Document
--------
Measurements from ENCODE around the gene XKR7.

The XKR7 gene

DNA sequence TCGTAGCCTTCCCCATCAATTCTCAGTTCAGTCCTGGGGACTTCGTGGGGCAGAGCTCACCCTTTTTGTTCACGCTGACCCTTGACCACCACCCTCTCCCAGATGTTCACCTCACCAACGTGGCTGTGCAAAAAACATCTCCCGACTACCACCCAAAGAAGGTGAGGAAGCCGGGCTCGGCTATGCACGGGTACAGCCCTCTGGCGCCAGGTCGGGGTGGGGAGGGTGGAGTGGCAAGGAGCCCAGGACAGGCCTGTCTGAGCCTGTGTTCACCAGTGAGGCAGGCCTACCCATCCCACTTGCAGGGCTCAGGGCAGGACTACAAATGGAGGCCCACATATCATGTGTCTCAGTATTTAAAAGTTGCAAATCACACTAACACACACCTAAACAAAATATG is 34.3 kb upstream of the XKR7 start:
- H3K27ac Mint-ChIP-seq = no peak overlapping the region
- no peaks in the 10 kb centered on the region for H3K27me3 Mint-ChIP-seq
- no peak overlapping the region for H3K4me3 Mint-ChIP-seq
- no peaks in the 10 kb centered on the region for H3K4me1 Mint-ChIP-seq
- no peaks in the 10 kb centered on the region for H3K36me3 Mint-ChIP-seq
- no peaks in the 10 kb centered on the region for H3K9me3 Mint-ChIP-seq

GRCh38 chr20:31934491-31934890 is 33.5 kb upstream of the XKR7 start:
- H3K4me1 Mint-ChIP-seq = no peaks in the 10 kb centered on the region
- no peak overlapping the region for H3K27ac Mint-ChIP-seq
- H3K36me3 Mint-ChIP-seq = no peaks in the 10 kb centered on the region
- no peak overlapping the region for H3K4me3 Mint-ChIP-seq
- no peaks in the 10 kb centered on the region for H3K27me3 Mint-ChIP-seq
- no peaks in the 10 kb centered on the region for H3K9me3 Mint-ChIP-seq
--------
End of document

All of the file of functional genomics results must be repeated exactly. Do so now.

Measurements from ENCODE around the gene XKR7.

The XKR7 gene

DNA sequence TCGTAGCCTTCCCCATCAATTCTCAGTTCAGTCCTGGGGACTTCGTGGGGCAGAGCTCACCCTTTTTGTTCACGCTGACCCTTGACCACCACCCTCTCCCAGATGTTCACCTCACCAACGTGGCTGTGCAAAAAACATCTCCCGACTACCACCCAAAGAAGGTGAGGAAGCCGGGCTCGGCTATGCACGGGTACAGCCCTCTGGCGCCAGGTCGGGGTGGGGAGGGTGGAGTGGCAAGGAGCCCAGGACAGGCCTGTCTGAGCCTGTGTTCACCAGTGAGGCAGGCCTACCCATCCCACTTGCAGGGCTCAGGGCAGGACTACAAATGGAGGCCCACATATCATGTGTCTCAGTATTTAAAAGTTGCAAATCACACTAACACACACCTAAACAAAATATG is 34.3 kb upstream of the XKR7 start:
- H3K27ac Mint-ChIP-seq = no peak overlapping the region
- no peaks in the 10 kb centered on the region for H3K27me3 Mint-ChIP-seq
- no peak overlapping the region for H3K4me3 Mint-ChIP-seq
- no peaks in the 10 kb centered on the region for H3K4me1 Mint-ChIP-seq
- no peaks in the 10 kb centered on the region for H3K36me3 Mint-ChIP-seq
- no peaks in the 10 kb centered on the region for H3K9me3 Mint-ChIP-seq

GRCh38 chr20:31934491-31934890 is 33.5 kb upstream of the XKR7 start:
- H3K4me1 Mint-ChIP-seq = no peaks in the 10 kb centered on the region
- no peak overlapping the region for H3K27ac Mint-ChIP-seq
- H3K36me3 Mint-ChIP-seq = no peaks in the 10 kb centered on the region
- no peak overlapping the region for H3K4me3 Mint-ChIP-seq
- no peaks in the 10 kb centered on the region for H3K27me3 Mint-ChIP-seq
- no peaks in the 10 kb centered on the region for H3K9me3 Mint-ChIP-seq